5 questions about NOHA and the fraud case
What do we know so far about the fraud case at the arts faculty?
In March 2019, a European partner of the RUG was doing an audit and started having questions about payments it had made to the university. It concerns payments as part of the international Network on Humanitarian Action (NOHA). The RUG and other universities have master programmes as part of this network.
The RUG hired external agency EY Forensic and Integrity Services to investigate the matter. Monday night, nine months after the start of that investigation, the RUG announced that it will be reporting the staff members for (subsidy) fraud and falsification of documents.
A trio of employees allegedly used the private Stichting NOHA Groningen (SNG) to withdraw 1.2 million euros worth of university money from the official university flow of funds.
One of the staff members was fired immediately, while the two others received a ‘stern warning’. The university has also started a civil procedure against the foundation and one of the staff members involved. This professor at the faculty is considered the ‘main suspect’.
NOHA is an international partnership the RUG participates in. Doesn’t that mean that Stichting NOHA Groningen is part of the university?
International partnership NOHA and Foundation NOHA Groningen are two separate entities. The international partnership consists of 24 universities who want to improve international aid relief.
Among other things, the RUG provides a two-year master programme on International Humanitarian Action, a programme that’s taught at eight different European universities.
Stichting NOHA Groningen, however, is a private foundation that was set up by three RUG employees in July 2014. While they were involved in the master programme, the foundation was set up without the university’s knowledge.
According to the university, SNG was used for questionable financial transactions: money that was intended for the programme ended up at the foundation rather than at the RUG.
If the foundation is separate from the university, how did it happen that it received university funds, like tuition fees paid by master students?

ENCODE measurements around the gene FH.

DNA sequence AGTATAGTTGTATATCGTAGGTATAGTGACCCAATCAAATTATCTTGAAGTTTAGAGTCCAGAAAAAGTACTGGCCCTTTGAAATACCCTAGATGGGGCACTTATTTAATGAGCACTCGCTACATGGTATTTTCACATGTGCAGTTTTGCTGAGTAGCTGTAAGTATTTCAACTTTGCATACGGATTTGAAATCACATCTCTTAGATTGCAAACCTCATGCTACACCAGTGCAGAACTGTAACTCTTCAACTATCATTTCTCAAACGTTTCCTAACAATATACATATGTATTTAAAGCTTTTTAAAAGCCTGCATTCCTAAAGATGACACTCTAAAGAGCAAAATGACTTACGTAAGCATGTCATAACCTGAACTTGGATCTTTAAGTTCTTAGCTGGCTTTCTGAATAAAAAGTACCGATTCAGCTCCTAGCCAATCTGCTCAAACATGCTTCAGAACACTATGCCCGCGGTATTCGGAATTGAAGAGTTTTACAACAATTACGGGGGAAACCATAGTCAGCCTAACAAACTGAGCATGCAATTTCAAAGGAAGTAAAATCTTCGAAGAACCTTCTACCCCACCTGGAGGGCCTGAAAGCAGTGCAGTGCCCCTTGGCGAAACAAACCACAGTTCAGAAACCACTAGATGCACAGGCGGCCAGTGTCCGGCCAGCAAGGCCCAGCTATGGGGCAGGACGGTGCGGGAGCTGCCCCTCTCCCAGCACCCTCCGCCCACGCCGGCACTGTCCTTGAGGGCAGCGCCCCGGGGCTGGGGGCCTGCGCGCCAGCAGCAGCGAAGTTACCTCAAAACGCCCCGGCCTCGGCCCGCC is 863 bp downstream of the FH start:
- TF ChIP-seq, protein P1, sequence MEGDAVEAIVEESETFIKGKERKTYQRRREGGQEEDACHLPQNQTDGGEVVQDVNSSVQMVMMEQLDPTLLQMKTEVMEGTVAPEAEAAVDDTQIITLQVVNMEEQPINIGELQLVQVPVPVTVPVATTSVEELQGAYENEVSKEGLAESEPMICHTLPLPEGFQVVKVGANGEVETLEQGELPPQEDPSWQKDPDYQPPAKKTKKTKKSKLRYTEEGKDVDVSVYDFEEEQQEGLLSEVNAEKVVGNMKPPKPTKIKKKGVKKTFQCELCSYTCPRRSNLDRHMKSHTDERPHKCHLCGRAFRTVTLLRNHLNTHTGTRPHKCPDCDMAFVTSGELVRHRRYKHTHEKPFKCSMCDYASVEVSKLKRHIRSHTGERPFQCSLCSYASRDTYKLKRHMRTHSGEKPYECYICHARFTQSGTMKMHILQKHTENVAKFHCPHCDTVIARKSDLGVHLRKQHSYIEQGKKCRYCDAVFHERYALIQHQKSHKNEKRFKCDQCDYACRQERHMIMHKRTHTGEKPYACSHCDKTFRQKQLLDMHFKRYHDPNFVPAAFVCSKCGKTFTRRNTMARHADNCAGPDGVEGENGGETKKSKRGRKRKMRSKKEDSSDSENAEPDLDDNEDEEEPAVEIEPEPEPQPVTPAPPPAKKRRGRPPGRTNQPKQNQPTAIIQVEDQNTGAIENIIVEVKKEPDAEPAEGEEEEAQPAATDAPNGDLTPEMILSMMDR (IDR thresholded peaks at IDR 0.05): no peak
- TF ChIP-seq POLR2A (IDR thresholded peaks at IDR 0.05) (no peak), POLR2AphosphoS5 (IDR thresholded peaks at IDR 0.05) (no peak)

Students who want to study the master International Humanitarian Action, don’t register directly at the RUG, but at NOHA. These students pay 12,000 euros in tuition fees for the complete, two-year track. They pay this money to NOHA, which is currently headquartered in the Spanish city of Bilbao.
Each academic year, NOHA divides the students across the eight universities who provide this master programme. Based on how many students they get the universities are given a portion of the tuition fees.
Apart from the tuition fees, the foundation is also said to have paid European subsidies to itself. These funds were also meant for the university.
‘All the funds went directly to the foundation’, says RUG spokesperson Gernant Deekens. ‘They did spend the money on the programme, but they also made payments that nobody was checking. The funding was organised outside of the purview of the RUG.’
How did they transfer this money, a substantial amount collected through ingenious means over the course of several years, to the foundation without the RUG knowing about it? Don’t they have people to check these kinds of things?
This is why the RUG is making a report of falsification of documents. The employees involved used official RUG stationery, fooling the international organisation into believing they were dealing with the RUG itself. There was one significant detail, though: the letters contained not the university’s official bank account, but that of SNG.
The RUG was the scene of another fraud case; in 2016, the head of the technical services department stole 1.1 million euros.
The university took extra measures to combat fraud. But according to critics of the university, the RUG can’t explain in this particular case how they managed to miss the fact that European money ended up with the foundation rather than the university.
On top of that, it was a European partner that pointed out the ‘inadequacies’, not the RUG itself. Members of the university council have announced they will be asking questions about this issue.
The board of directors has made a report of falsification of documents and (subsidy) fraud and has started a civil procedure. Why has one person been fired, while two others were issued a ‘stern warning’?
According to the RUG, that has to do with the EY Forensic and Integrity Services investigation. ‘The investigation showed exactly what happened and the various people played’, says Deekens. ‘Based on our finding, the board of directors decided which actions to take against which employee.’
The ‘stern warnings’ issued by the university are like a yellow card, says Deekens. ‘Two yellow cards equal red.’ In reality, it means that the two staff members are still employed at the university and can keep working within their fields. The university has made sure that they are in no way connected to the international NOHA programme.